Re: [CR]Old vs New

(Example: Framebuilders:Rene Herse)

From: "P.C. Kohler" <>
To: <>
References: <> <009701c3cc00$f7eee240$22e0fea9@man> <008301c3cc10$3c6b16a0$f40d8751@oemcomputer>
Subject: Re: [CR]Old vs New
Date: Fri, 26 Dec 2003 23:44:45 -0500

----- Original Message ----- From: "flying_scot" <> To: <> Sent: Friday, December 26, 2003 7:26 PM Subject: [CR]Old vs New

> Nice as it would be, most team managers I'd expect would fire or at best
> relegate to the team coach the rider who couldn't beat the man on the 65
> year-old Rudge, given the mass-produced machines weight and the slowness of
> the S-A gear change and the need to ease-off between shifts !

Really? I thought one never had to "ease off" when changing gears on any of the SA racing and club gears, the AM, FM and AC and FC...and I believe they were specifically designed that way. I never ease-off shifting with these. Heck, the FC is so swift and sublime in its gear changes, you don't even know you've done it. Until you've overtaken the other bloke. The brochures touted what you got "instantaneous gear changing". You do have ease off the wide ratio hubs like the AW and FW.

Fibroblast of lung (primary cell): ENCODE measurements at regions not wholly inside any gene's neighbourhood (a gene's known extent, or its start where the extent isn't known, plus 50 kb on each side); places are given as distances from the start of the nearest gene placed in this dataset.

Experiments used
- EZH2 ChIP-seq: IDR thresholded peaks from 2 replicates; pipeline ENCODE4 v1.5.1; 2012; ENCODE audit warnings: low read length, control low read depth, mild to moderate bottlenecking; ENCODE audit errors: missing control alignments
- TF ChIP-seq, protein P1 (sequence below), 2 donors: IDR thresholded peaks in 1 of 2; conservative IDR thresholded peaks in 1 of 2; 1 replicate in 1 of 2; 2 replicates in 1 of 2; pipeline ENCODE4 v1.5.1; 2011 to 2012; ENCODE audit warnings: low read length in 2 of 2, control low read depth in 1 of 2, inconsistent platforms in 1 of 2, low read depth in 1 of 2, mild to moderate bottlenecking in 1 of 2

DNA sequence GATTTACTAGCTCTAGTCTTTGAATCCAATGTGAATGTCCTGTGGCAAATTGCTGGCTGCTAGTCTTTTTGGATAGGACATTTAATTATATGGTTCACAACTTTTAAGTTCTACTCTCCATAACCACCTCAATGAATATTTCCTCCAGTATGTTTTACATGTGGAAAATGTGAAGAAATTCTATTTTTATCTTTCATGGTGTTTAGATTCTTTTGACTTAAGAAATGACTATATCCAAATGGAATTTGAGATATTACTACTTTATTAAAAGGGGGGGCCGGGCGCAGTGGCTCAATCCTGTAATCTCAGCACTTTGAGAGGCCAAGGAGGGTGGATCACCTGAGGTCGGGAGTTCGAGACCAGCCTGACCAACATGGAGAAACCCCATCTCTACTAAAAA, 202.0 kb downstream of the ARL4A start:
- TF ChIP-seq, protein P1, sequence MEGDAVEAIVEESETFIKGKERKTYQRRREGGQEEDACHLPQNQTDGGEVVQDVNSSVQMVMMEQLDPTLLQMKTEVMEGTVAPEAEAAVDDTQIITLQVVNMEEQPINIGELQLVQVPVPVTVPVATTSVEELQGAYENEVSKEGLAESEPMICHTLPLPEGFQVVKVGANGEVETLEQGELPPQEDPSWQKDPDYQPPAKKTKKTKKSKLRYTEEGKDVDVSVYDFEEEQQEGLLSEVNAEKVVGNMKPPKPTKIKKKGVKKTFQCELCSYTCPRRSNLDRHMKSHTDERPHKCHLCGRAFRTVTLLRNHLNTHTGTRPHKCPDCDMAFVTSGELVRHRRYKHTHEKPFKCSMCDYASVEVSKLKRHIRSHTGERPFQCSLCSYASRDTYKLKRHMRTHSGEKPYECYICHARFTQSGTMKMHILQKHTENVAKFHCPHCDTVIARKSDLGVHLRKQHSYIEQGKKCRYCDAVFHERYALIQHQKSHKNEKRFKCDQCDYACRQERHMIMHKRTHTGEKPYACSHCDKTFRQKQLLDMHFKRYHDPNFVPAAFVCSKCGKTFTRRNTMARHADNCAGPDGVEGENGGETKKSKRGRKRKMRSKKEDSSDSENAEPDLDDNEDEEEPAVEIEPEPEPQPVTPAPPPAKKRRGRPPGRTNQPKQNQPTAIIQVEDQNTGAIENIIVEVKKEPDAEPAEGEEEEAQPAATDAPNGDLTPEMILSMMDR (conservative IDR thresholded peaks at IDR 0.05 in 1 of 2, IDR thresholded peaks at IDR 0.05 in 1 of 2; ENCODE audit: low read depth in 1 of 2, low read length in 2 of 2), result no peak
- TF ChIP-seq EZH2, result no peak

And I'll match an SA gear change in speed and positive action against any derailleur out there. I must say I have always marvelled at how anyone got the idea of changing gears by dragging and dumping the chain from one spocket to other!! Rube Goldberg methinks. Derailleurs have one great advantage: they cost a lot less than a SA hub gear to manufacture. But alas it's an arguement long lost.

So, if Hilary Stone will provide me with a mint '38 Rudge-Whitworth Aero-Olympic (in Rudge maroon and 23" frame if you can manage it), close ratio AR25/3 hub, I'll take on all comers... name the time and place, gentlemen.

Peter Kohler
Washington, DC USA